2 cups cooked pinto beans
2 cups sugar
3 Tbs. chocolate*
2 Tbs. self-rising flour
1/2 cup margarine
4 eggs
2 tsp. vanilla

2 unbaked pie shells.

Place beans in a large mixing bowl. Mash until smooth. Stir in remaining ingredients and mix well. Pour into unbaked pie shells.

Bake at 350 degrees for 25 minutes.

(*I'm pretty sure "chocolate" means "cocoa.")


(I should use this recipe in a book.)

Sunday, January 4, 2009

THE PRISONER -- and Visual Writing

I'm a visual writer, that is, it helps me to actually see the place I want to write about, whether it's literally or through photographs or drawings. What I have learned is that if it's real to me, it's going to be real on the page -- and "seeing" makes it real.

One of the more enjoyable aspects of the writing process -- my writing process -- is going on a quest for settings. If I can, I go to the actual place and take photographs myself. If not, I use other sources. VICTORIA magazine in its heyday was a wonderful source for "mood" photographs of houses, interiors and gardens. NATIONAL GEOGRAPHIC is, too. Basically, I look for an image that will convey whatever it is I need to "feel" about the story I want to tell, and I keep that image where I can see it throughout the writing of the book. I never really know what that unnamed "something" is going to be, but I always know it when I see it.

I used a particular Salisbury historical landmark, known locally as the Hall House, in my first book (my first book, not my first published book -- it took a while to get THE PRISONER on the shelves). In it, the house is always referred to as "the Doctor's house." General George Stoneman and his officers really did billet there when he and his cavalry raided the town in April of 1865. My fictional "Amanda" stayed there, too -- but only inside my head.

The following photographs I took over a decade ago -- maybe even longer than that.

Here's the actual Hall House:

This was taken during an annual October Tour of Salisbury's historic homes, but it's open to the public all during the year.

I think of this next shot of the house as my "ghost" photograph. It's strangely eerie-looking -- as if the house were melting away, but the trees look fine. It had nothing to do with camera settings. I took all of these with a 35mm Canon Snappy. There was nothing to set. Also, there were a many, many people around, but somehow I only managed to get one in the frame.

Here is one of the interior shots -- the bedroom where I imagined "John Howe" was taken after he was wounded:

And this is the dining room. It had a more important role in the second half of THE PRISONER. Only the first half of the book was published. The original manuscript continued the story of "Amanda Douglas" and Captain "John Howe" until he was in his forties, but that part didn't make the cut. I still get reader email about the book -- halved or not.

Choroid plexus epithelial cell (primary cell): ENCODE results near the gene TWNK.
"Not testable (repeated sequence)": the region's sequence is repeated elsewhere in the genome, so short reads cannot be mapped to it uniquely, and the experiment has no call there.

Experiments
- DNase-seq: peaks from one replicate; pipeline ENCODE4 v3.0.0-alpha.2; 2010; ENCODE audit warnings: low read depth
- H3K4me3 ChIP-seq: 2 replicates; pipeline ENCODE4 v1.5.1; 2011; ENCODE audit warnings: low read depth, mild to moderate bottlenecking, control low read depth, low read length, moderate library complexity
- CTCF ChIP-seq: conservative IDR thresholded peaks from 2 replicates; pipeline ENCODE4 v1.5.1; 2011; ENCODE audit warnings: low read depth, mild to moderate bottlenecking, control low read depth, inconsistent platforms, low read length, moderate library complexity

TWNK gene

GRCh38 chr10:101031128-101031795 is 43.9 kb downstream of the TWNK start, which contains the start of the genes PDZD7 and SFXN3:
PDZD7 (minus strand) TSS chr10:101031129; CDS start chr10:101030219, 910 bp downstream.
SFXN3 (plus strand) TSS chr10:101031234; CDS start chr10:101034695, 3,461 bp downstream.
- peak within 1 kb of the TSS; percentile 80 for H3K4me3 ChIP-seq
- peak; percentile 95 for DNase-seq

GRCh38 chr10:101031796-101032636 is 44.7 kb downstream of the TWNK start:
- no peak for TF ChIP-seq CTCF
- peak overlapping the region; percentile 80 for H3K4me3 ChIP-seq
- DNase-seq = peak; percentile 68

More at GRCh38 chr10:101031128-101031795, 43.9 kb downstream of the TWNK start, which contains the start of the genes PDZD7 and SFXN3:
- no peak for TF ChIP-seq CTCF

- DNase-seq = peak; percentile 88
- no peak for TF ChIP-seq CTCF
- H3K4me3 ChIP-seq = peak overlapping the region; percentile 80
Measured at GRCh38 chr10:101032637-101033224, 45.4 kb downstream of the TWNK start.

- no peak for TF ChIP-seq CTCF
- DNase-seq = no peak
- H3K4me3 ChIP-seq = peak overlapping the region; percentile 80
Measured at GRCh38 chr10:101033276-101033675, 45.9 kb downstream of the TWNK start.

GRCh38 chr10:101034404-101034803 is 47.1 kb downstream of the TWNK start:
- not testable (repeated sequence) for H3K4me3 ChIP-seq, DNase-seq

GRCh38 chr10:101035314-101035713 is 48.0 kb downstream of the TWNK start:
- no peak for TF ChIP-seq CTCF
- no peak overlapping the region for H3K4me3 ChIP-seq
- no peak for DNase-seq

During this particular October Tour, there was an Civil War reenactment group on hand. I'm going to show you photographs of them, too.

In this one, the Yankee invaders come pouring in...

And they were very scary. I can't begin to imagine the number of hours these men (and women) put into "getting it right" and making history live again.

The thing I liked about this particular group was that they stayed in character between events. If you encountered one of them on the way to his car to get something, he still spoke to you as if he were a 19th century entity, or if you happened to come near to a pair of them in conversation, they wouldn't be talking about the Dallas Cowboys. Like as not, it would be about rumors of when the war would end or where the fighting was at that moment.

Part of the reenactment took place in the National Cemetery, which was the location of the Confederate prison during the Civil War and where a large number of unknown Union soldiers who died there are buried. The stone monument behind these two ladies is a memorial erected by the state of Pennsylvania to honor their dead. A coworker of mine, who was a nurse during the Vietnam War, is buried directly across from it. My late father and two great uncles are also buried here, as are a number of World War II nurses I knew and worked alongside when I was a "probie."

Which brings us to the drummer boy. I asked him if I could take his photograph. He very shyly, very politely gave his permission. I think he's very much like "Tobin" from THE PRISONER, except "Tobin" was a bugler.

And this is a photo of the "enemy camp." (That would be "Them," not "Us.")

One of the reasons I wanted to show you these is that Salisbury is having a big "tourism" push. If you're ever in the area, I thought this blog post might entice you to come see history -- and several of my book settings. The NC Transportation Museum is also nearby -- in case you need some kind of authentic transportation for your next movie. (This is where, it just so happens, George Clooney got his railroad car for LEATHERHEADS.) The museum is a nice place to come and look at vintage trains and automobiles. Some days you can take a short train ride around the yard with former railroad men volunteers, who help keep their particular corner of history alive.

So go to the Visitor's Center and tell them Cheryl sent you. At which point they will frown, look at you blankly and say, "WHO?" (These people, bless their hearts, are very difficult to impress.)